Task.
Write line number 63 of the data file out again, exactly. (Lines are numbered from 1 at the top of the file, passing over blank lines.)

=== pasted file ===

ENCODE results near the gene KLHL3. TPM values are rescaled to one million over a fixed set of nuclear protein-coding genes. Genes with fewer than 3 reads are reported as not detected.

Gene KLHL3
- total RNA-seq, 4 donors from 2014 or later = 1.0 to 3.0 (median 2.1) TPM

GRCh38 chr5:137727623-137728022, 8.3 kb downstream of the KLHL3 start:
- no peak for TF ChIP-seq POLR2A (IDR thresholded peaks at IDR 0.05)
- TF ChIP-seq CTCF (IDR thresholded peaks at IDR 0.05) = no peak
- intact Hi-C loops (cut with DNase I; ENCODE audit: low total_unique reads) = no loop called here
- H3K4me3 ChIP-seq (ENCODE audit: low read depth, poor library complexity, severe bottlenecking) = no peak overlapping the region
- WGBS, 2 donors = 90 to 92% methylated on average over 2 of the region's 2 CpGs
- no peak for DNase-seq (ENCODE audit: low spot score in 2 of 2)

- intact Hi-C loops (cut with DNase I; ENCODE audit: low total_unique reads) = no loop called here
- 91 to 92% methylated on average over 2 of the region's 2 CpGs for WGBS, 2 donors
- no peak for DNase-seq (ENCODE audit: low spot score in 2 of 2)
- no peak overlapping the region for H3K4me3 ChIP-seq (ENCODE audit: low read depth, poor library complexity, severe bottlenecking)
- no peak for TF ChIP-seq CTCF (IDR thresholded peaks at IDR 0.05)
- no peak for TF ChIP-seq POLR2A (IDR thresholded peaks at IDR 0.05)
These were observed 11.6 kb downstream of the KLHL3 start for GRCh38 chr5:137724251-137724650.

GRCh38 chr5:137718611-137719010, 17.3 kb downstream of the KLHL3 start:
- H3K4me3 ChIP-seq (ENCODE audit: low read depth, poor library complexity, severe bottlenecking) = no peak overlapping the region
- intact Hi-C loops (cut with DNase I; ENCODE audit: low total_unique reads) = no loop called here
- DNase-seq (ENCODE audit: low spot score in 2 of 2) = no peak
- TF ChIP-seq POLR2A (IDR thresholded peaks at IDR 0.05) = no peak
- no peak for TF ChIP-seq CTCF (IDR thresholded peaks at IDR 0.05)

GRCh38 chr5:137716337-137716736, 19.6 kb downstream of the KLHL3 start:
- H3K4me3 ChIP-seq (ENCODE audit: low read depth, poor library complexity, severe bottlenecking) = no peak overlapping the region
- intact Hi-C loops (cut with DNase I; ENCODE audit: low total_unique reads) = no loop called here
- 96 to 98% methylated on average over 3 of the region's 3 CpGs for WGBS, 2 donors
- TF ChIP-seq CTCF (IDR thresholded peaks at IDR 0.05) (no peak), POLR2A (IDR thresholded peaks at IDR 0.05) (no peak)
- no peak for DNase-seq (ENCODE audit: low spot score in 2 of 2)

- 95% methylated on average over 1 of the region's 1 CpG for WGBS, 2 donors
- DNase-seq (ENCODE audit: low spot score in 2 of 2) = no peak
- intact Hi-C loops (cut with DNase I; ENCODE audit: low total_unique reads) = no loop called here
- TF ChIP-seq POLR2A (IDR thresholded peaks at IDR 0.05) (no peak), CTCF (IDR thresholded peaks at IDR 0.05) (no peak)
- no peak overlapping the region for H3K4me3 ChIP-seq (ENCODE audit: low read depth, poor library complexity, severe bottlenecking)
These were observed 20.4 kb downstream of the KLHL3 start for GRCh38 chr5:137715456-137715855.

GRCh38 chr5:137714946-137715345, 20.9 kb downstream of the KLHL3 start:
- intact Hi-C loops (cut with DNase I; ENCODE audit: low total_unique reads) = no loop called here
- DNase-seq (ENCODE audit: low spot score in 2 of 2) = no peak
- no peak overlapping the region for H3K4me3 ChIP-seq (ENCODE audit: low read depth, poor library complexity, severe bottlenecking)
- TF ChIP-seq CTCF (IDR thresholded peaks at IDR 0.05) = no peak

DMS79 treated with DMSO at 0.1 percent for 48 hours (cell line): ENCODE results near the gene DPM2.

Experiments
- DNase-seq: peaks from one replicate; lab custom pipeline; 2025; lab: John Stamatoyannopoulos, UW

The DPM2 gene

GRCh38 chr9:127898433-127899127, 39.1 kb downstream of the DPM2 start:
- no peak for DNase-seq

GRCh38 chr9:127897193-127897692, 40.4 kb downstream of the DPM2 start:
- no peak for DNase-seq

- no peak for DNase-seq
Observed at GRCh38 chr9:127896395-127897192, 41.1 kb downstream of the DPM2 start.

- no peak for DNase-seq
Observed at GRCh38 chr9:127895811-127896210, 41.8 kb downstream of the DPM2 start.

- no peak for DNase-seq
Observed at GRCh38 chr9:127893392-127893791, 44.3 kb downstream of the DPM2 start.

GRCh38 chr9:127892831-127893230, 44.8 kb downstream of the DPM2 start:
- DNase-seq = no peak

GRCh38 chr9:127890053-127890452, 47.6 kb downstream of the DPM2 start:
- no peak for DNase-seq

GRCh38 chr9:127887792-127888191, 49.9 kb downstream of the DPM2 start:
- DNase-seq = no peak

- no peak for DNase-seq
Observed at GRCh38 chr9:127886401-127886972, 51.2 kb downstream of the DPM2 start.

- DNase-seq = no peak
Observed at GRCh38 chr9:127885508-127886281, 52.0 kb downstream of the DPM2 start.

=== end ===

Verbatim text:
- DNase-seq = no peak